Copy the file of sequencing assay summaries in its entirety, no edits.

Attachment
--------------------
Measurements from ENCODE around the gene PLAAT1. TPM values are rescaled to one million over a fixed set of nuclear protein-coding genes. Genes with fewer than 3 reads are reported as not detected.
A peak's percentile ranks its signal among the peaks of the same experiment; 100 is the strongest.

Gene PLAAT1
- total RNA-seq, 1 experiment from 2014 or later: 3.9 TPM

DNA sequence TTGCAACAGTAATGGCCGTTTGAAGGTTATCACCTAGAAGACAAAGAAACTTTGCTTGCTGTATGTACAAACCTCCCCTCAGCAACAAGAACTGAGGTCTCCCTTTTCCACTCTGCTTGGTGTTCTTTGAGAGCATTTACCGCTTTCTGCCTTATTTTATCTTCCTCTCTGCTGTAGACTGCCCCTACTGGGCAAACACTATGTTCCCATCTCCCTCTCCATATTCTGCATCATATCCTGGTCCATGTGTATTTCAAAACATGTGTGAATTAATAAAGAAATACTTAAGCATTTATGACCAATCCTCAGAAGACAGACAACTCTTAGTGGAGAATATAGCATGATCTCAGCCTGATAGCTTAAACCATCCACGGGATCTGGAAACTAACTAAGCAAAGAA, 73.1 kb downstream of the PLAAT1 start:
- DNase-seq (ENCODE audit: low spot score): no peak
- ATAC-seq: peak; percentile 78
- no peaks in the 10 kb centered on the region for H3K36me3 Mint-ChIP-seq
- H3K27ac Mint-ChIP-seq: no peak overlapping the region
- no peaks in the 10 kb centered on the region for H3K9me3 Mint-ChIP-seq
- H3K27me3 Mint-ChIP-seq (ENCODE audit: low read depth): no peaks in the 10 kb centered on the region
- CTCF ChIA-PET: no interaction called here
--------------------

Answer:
Measurements from ENCODE around the gene PLAAT1. TPM values are rescaled to one million over a fixed set of nuclear protein-coding genes. Genes with fewer than 3 reads are reported as not detected.
A peak's percentile ranks its signal among the peaks of the same experiment; 100 is the strongest.

Gene PLAAT1
- total RNA-seq, 1 experiment from 2014 or later: 3.9 TPM

DNA sequence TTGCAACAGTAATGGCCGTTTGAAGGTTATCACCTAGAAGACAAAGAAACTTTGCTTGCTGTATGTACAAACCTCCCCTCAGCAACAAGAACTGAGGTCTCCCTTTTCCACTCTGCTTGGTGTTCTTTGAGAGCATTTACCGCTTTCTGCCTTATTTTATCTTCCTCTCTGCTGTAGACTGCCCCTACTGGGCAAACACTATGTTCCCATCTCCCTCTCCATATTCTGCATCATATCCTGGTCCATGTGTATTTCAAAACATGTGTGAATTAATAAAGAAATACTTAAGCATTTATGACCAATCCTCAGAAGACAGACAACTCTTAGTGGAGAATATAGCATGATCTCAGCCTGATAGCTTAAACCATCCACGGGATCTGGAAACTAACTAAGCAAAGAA, 73.1 kb downstream of the PLAAT1 start:
- DNase-seq (ENCODE audit: low spot score): no peak
- ATAC-seq: peak; percentile 78
- no peaks in the 10 kb centered on the region for H3K36me3 Mint-ChIP-seq
- H3K27ac Mint-ChIP-seq: no peak overlapping the region
- no peaks in the 10 kb centered on the region for H3K9me3 Mint-ChIP-seq
- H3K27me3 Mint-ChIP-seq (ENCODE audit: low read depth): no peaks in the 10 kb centered on the region
- CTCF ChIA-PET: no interaction called here